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Drone surrounded by worker bees. © INRA, MORISON Nicolas

Scientists flying to the rescue of bees

Honey: sweetness under the microscope

Honey production has declined in recent years: after a reasonable performance in 2012 (16,000 tonnes), it did not even reach 15,000 tonnes in 2013, according to the French Beekeepers' Union. These figures should be compared with those in the 1990s, when French production easily exceeded 30,000 tonnes. The result is that France has become a major honey importer: 26,000 tonnes last year. There are thus many reasons for concern, and it is necessary to look more closely at honey production in particular regions, a task that has been taken up by a group of INRA research scientists.

Updated on 03/23/2017
Published on 05/01/2014

Lavender honey: a gourmet pleasure under threat?

Lavender honey, with its characteristic odour and golden yellow colour, is one of the most widely appreciated types of honey. It is also the most expensive. It is therefore easy to understand why beekeepers rush to exploit lavender fields each year: 50% of honey production in the Provence-Côte-d'Azur Region comes from these sheets of purple. But these beekeepers may experience problems during this end of season harvest. From one year to the next, production can fluctuate for reasons that are as yet unexplained.  In addition, droughts - such as those in 2003 and 2005 - lavender disease and bee colony fatigue are of increasing concern to beekeepers. To gain a clearer understanding of these issues, the Observatory on Lavender Honey was set up in 2008.

The Observatory at the bedside of hives in Provence

For the past six years, the Observatory on Lavender Honey has been monitoring 550 hives in Provençal lavender fields. Every two days, the hives are weighed in order to determine their honey reserves, and their populations of adult bees and larvae are calculated. The health status of colonies is also examined, and toxic products (herbicides, insecticides and fungicides) are analysed.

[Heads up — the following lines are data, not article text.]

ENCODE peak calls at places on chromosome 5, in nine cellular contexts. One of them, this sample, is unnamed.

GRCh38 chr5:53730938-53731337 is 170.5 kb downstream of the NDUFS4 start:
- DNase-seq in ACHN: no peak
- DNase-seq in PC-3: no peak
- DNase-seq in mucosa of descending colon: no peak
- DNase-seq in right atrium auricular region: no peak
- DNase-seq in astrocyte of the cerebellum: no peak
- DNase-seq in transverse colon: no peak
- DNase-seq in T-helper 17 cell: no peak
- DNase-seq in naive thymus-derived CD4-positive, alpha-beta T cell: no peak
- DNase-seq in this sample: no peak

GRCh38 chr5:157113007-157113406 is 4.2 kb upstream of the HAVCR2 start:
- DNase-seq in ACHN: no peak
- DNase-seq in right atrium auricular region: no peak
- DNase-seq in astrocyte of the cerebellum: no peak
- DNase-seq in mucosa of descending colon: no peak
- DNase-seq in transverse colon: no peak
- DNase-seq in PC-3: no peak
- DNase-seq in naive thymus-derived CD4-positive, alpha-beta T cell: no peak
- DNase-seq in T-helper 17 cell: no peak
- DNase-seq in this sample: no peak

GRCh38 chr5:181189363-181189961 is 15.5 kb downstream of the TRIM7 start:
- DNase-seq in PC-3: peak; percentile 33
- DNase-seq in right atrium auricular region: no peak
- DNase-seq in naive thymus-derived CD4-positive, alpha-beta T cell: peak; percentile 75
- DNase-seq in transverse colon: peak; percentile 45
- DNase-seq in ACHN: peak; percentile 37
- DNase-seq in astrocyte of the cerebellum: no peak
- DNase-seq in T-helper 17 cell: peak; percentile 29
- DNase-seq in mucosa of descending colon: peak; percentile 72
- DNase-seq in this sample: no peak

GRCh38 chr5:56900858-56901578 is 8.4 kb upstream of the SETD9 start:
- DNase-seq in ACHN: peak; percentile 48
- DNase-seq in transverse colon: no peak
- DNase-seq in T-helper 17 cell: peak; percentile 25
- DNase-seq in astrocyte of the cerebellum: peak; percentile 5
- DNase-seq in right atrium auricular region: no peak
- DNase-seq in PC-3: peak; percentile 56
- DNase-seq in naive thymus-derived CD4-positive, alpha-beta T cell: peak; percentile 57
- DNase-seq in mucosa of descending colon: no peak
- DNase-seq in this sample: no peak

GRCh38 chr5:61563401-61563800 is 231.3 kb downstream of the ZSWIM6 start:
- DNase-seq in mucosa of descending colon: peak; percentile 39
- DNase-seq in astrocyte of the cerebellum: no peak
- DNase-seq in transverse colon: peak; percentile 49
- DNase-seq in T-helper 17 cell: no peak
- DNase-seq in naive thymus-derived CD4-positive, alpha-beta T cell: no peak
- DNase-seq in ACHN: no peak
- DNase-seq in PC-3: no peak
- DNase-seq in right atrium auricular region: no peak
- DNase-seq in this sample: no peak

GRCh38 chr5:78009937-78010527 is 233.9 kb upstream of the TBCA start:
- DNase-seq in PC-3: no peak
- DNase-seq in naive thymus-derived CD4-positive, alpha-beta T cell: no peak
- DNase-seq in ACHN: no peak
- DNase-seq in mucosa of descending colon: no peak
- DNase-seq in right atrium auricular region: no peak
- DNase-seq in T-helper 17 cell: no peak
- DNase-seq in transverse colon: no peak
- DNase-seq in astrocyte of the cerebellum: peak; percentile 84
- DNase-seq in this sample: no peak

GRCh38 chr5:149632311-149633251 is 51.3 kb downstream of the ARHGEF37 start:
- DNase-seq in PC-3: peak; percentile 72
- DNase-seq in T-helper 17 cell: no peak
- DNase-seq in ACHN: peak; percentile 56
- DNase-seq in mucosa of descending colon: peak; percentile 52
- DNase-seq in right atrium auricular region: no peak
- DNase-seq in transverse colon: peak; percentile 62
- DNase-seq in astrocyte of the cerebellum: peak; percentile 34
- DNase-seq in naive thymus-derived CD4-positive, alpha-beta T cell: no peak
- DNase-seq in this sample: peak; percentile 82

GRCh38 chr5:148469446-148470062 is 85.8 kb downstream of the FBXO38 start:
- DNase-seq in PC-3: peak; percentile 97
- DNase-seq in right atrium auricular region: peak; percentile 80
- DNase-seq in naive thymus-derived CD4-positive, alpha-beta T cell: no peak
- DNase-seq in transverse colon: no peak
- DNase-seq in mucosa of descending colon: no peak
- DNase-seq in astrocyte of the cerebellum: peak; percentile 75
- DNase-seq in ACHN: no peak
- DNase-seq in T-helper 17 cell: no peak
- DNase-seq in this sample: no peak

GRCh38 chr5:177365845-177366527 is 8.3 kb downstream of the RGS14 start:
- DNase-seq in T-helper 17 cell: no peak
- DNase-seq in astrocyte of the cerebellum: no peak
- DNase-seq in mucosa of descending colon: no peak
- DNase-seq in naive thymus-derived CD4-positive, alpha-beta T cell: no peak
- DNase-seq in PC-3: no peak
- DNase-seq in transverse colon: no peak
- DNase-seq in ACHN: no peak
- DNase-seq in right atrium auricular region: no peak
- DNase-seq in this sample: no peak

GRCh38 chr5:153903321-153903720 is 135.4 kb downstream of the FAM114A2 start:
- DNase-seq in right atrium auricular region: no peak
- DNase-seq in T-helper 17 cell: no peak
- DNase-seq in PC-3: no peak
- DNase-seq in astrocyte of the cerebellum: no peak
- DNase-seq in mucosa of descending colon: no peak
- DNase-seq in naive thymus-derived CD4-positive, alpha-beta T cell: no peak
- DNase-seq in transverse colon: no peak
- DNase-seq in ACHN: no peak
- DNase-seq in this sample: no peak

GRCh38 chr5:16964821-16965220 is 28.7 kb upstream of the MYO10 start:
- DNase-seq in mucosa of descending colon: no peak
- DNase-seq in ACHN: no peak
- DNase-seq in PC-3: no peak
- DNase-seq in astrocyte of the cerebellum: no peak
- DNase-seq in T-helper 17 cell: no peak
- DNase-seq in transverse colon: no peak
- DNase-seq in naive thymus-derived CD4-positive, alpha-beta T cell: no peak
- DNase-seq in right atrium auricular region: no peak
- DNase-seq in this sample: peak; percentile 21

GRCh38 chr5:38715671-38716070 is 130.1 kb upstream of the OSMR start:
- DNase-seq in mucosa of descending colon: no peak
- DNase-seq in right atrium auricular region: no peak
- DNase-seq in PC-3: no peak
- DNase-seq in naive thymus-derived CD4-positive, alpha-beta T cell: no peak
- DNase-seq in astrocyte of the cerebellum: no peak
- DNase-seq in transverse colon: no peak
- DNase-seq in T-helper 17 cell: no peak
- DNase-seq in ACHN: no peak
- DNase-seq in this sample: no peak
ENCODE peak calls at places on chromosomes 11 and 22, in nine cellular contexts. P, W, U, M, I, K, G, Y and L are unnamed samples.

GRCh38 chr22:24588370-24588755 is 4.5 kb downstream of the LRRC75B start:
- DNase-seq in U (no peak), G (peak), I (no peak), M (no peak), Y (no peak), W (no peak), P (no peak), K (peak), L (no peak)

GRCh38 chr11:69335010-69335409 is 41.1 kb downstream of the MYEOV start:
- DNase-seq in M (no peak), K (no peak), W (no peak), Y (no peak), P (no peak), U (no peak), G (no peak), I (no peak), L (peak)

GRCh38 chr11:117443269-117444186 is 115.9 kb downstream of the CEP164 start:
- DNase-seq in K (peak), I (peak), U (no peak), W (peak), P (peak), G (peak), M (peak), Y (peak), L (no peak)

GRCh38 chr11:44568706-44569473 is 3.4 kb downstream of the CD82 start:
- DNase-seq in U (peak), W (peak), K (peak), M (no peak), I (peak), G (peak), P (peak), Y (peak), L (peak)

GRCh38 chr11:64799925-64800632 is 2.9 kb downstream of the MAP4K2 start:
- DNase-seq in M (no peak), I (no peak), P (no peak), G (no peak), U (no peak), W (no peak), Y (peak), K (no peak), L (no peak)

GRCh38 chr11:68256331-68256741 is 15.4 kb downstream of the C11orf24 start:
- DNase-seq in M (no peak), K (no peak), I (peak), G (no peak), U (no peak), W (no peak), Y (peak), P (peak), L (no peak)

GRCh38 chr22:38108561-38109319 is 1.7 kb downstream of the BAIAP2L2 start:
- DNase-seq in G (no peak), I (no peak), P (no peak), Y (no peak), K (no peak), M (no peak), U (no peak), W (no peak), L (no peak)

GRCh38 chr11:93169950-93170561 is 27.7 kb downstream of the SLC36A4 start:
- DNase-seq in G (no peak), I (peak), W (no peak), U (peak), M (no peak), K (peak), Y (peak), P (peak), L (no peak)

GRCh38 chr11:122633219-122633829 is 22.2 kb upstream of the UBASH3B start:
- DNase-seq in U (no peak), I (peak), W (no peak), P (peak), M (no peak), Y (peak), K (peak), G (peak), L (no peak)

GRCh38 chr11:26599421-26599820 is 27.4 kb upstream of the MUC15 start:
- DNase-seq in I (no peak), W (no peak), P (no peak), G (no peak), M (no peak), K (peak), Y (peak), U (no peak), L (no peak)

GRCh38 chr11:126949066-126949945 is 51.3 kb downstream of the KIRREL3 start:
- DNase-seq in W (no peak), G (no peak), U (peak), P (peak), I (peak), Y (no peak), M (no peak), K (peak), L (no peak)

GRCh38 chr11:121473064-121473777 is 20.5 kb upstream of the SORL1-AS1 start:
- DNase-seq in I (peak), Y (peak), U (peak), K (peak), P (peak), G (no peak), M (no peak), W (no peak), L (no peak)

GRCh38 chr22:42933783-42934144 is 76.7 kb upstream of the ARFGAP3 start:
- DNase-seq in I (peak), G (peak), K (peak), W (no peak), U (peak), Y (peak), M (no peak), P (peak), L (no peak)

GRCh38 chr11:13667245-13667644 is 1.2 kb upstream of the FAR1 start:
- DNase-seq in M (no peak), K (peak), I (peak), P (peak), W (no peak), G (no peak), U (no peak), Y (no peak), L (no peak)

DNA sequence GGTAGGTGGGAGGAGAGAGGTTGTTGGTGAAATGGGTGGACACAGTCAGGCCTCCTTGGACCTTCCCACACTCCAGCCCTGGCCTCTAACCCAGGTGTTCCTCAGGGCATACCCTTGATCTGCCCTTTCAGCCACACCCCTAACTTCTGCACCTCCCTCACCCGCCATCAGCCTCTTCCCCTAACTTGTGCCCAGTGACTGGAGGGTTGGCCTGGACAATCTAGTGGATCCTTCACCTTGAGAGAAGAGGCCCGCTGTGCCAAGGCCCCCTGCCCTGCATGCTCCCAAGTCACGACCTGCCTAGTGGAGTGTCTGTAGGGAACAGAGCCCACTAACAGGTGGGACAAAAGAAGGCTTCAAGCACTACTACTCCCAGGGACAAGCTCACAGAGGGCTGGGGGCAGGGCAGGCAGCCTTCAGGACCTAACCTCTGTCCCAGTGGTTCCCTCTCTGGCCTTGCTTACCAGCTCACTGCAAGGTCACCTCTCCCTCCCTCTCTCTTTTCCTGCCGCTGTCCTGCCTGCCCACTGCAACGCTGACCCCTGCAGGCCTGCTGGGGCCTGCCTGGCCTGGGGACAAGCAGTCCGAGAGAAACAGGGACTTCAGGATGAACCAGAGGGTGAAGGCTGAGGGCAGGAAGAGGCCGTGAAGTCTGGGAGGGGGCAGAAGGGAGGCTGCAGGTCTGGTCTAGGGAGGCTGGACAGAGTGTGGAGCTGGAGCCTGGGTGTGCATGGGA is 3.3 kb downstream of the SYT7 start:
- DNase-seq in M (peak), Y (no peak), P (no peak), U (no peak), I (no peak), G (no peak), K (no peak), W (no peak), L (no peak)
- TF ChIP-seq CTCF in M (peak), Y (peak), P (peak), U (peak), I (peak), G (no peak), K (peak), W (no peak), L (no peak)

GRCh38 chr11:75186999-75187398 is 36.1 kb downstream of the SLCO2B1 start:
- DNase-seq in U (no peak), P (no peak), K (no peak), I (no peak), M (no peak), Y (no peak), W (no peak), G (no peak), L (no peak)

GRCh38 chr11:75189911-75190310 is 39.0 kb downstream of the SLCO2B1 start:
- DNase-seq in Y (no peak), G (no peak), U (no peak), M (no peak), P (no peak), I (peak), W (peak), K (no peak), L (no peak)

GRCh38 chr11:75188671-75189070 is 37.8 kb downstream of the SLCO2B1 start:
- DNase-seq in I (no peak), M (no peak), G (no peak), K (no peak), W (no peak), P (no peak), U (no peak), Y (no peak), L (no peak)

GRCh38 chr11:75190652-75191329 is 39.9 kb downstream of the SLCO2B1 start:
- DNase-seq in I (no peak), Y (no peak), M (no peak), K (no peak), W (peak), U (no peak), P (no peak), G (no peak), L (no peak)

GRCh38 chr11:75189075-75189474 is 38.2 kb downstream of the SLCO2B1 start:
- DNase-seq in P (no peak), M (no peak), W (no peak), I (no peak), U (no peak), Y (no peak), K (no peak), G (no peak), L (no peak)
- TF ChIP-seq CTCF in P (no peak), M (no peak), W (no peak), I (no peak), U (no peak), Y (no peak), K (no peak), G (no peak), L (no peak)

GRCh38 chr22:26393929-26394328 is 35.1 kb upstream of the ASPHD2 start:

The researchers have therefore managed to generate some important findings for beekeepers. The first is that there is enormous variability between hives and apiaries with respect to honey production. The second is that this production is closely dependent on the population dynamic in the hive: a colony that contains a large brood at the start of a campaign will succeed better than one which is highly-populated but fatigued. This observation should enable beekeepers to better prepare their hives before placing them in lavender fields. Finally, good health status is crucial: one or two cases of Varroa per 100 bees can cause a 5 to 6 kg loss of honey in a hive.

The scientists have also measured the impact of climate: rainfall prior to flowering promises an abundant harvest. On the other hand, rain during honey flow means the bees are redundant, thus reducing production. 

Transhumance: travelling bees

In order to increase honey production and find areas that are more favourable to their bees, many beekeepers move their hives from region to region during a year. This is the transhumance of bees, and it has been practised for a very long time. Thus depending on its stop-overs, the same hive might produce garrigue honey, followed by acacia honey and lavender honey. However, these moves may tire and stress the bees, which can affect their productivity. In addition, depending on the environments visited, some transhumance voyages may have more impact on colonies than others. One of the objectives of ResAPI, a programme initiated in 2012 to identify levers for action to reduce the winter mortality of bees, is to characterise the physiological and health status of colonies before overwintering, while taking account of the trips they have experienced during transhumance.